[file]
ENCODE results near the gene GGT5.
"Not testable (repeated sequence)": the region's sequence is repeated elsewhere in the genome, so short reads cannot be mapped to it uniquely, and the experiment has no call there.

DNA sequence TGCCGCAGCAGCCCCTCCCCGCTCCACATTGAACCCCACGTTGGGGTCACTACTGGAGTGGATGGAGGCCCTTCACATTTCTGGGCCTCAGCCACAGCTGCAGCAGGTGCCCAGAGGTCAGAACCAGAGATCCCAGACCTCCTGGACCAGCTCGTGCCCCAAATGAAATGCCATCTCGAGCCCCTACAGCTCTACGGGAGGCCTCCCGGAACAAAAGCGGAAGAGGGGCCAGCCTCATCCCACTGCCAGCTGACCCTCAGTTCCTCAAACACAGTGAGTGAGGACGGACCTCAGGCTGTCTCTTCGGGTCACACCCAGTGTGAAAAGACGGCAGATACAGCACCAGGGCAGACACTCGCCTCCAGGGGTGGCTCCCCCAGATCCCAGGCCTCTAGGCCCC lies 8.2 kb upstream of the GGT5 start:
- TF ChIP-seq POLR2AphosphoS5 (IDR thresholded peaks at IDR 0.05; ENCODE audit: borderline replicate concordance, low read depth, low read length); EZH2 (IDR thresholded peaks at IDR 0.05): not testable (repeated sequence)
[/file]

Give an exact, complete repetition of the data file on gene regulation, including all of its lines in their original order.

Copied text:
ENCODE results near the gene GGT5.
"Not testable (repeated sequence)": the region's sequence is repeated elsewhere in the genome, so short reads cannot be mapped to it uniquely, and the experiment has no call there.

DNA sequence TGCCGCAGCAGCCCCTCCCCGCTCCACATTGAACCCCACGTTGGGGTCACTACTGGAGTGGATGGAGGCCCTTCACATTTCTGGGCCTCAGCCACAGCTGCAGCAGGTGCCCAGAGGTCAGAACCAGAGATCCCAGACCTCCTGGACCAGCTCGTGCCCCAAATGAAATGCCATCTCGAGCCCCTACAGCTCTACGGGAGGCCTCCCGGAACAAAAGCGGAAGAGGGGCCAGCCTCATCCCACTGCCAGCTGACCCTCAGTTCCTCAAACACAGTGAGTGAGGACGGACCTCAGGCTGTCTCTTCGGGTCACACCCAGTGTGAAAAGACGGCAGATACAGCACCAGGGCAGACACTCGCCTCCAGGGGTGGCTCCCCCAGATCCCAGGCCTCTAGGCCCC lies 8.2 kb upstream of the GGT5 start:
- TF ChIP-seq POLR2AphosphoS5 (IDR thresholded peaks at IDR 0.05; ENCODE audit: borderline replicate concordance, low read depth, low read length); EZH2 (IDR thresholded peaks at IDR 0.05): not testable (repeated sequence)